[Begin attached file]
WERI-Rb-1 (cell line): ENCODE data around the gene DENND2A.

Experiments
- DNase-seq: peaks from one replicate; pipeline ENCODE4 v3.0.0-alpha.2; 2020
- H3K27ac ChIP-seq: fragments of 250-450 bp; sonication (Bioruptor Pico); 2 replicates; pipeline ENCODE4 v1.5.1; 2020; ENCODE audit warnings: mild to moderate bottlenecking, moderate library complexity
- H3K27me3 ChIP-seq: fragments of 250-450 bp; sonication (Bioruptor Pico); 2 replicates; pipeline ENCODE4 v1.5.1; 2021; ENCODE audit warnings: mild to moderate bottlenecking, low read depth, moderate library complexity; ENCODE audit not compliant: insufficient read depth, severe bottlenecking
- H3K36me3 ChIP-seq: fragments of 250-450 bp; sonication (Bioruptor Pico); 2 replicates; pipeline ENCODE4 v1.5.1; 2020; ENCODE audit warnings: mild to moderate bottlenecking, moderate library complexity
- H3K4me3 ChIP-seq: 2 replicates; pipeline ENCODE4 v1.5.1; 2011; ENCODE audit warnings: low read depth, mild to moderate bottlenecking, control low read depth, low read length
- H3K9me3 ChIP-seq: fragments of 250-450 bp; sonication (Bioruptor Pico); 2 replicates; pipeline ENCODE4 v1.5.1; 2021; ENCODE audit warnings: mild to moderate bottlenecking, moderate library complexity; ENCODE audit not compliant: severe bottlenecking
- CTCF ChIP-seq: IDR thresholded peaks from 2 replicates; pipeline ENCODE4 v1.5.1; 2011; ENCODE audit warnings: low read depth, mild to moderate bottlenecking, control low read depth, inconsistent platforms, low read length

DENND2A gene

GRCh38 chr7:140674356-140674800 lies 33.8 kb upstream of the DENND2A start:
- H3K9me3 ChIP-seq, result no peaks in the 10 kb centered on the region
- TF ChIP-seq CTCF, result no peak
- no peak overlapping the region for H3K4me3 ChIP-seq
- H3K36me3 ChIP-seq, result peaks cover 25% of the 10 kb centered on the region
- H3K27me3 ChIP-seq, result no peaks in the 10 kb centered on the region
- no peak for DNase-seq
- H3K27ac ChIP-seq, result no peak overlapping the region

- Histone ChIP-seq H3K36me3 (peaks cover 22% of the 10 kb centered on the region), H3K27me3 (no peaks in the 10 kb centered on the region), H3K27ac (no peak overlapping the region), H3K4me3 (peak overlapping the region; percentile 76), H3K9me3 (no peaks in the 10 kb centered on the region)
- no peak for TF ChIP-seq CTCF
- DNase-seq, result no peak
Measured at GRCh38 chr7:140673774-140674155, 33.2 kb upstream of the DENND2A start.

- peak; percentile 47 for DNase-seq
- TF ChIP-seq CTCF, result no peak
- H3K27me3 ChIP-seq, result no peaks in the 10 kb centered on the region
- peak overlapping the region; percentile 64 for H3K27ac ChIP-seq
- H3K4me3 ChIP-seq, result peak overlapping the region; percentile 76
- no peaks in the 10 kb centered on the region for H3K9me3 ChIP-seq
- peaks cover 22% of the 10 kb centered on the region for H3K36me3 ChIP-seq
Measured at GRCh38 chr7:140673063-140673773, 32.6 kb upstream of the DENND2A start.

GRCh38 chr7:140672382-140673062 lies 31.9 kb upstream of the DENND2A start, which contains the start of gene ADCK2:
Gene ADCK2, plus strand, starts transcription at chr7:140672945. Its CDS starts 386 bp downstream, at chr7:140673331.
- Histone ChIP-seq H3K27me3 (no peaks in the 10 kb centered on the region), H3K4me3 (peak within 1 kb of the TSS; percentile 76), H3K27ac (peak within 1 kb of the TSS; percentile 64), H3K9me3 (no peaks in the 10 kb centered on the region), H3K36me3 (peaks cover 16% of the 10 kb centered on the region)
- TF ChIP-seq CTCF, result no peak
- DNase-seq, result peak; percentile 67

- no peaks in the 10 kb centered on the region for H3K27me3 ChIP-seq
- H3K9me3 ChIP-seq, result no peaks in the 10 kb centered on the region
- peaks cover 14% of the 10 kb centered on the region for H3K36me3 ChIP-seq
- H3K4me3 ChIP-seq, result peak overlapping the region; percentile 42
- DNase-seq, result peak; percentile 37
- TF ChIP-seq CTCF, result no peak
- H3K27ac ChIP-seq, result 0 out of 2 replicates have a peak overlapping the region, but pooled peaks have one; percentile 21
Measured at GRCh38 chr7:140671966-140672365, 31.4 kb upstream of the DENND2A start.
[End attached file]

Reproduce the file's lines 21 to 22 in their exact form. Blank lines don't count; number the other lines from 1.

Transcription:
- DNase-seq, result no peak
Measured at GRCh38 chr7:140673774-140674155, 33.2 kb upstream of the DENND2A start.